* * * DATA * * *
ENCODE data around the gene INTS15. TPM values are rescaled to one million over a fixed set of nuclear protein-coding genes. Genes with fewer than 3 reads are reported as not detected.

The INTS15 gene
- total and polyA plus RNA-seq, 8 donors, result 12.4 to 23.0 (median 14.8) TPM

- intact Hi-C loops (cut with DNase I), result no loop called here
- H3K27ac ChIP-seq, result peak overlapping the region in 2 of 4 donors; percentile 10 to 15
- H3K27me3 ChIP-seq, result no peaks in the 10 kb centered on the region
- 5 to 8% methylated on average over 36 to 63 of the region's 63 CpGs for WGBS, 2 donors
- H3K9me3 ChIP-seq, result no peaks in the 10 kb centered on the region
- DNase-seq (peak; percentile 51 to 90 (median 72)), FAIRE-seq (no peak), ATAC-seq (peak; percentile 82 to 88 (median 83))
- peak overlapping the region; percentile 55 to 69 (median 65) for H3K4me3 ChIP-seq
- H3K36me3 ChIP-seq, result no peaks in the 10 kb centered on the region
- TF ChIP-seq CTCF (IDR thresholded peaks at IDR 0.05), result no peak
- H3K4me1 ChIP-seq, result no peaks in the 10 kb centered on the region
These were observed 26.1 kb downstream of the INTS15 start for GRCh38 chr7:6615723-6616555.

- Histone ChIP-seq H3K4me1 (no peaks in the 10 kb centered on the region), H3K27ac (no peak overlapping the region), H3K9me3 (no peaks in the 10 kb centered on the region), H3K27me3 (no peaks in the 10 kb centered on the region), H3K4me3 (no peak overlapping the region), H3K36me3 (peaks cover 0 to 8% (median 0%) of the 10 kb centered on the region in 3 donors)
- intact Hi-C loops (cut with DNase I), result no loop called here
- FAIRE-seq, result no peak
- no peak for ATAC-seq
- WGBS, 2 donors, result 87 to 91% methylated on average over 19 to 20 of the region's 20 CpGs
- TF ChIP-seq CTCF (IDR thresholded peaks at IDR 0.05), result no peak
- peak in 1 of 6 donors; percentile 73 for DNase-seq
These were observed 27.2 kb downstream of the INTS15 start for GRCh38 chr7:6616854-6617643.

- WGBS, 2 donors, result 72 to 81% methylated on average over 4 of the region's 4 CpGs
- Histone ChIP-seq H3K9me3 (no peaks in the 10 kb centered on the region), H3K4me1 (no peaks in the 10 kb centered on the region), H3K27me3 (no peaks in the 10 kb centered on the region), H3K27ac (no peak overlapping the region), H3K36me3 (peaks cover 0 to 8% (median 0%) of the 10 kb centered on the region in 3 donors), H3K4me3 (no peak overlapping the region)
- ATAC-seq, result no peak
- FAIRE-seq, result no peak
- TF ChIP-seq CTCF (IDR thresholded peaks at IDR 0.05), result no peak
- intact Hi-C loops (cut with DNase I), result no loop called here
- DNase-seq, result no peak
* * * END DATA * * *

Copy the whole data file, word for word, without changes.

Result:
ENCODE data around the gene INTS15. TPM values are rescaled to one million over a fixed set of nuclear protein-coding genes. Genes with fewer than 3 reads are reported as not detected.

The INTS15 gene
- total and polyA plus RNA-seq, 8 donors, result 12.4 to 23.0 (median 14.8) TPM

- intact Hi-C loops (cut with DNase I), result no loop called here
- H3K27ac ChIP-seq, result peak overlapping the region in 2 of 4 donors; percentile 10 to 15
- H3K27me3 ChIP-seq, result no peaks in the 10 kb centered on the region
- 5 to 8% methylated on average over 36 to 63 of the region's 63 CpGs for WGBS, 2 donors
- H3K9me3 ChIP-seq, result no peaks in the 10 kb centered on the region
- DNase-seq (peak; percentile 51 to 90 (median 72)), FAIRE-seq (no peak), ATAC-seq (peak; percentile 82 to 88 (median 83))
- peak overlapping the region; percentile 55 to 69 (median 65) for H3K4me3 ChIP-seq
- H3K36me3 ChIP-seq, result no peaks in the 10 kb centered on the region
- TF ChIP-seq CTCF (IDR thresholded peaks at IDR 0.05), result no peak
- H3K4me1 ChIP-seq, result no peaks in the 10 kb centered on the region
These were observed 26.1 kb downstream of the INTS15 start for GRCh38 chr7:6615723-6616555.

- Histone ChIP-seq H3K4me1 (no peaks in the 10 kb centered on the region), H3K27ac (no peak overlapping the region), H3K9me3 (no peaks in the 10 kb centered on the region), H3K27me3 (no peaks in the 10 kb centered on the region), H3K4me3 (no peak overlapping the region), H3K36me3 (peaks cover 0 to 8% (median 0%) of the 10 kb centered on the region in 3 donors)
- intact Hi-C loops (cut with DNase I), result no loop called here
- FAIRE-seq, result no peak
- no peak for ATAC-seq
- WGBS, 2 donors, result 87 to 91% methylated on average over 19 to 20 of the region's 20 CpGs
- TF ChIP-seq CTCF (IDR thresholded peaks at IDR 0.05), result no peak
- peak in 1 of 6 donors; percentile 73 for DNase-seq
These were observed 27.2 kb downstream of the INTS15 start for GRCh38 chr7:6616854-6617643.

- WGBS, 2 donors, result 72 to 81% methylated on average over 4 of the region's 4 CpGs
- Histone ChIP-seq H3K9me3 (no peaks in the 10 kb centered on the region), H3K4me1 (no peaks in the 10 kb centered on the region), H3K27me3 (no peaks in the 10 kb centered on the region), H3K27ac (no peak overlapping the region), H3K36me3 (peaks cover 0 to 8% (median 0%) of the 10 kb centered on the region in 3 donors), H3K4me3 (no peak overlapping the region)
- ATAC-seq, result no peak
- FAIRE-seq, result no peak
- TF ChIP-seq CTCF (IDR thresholded peaks at IDR 0.05), result no peak
- intact Hi-C loops (cut with DNase I), result no loop called here
- DNase-seq, result no peak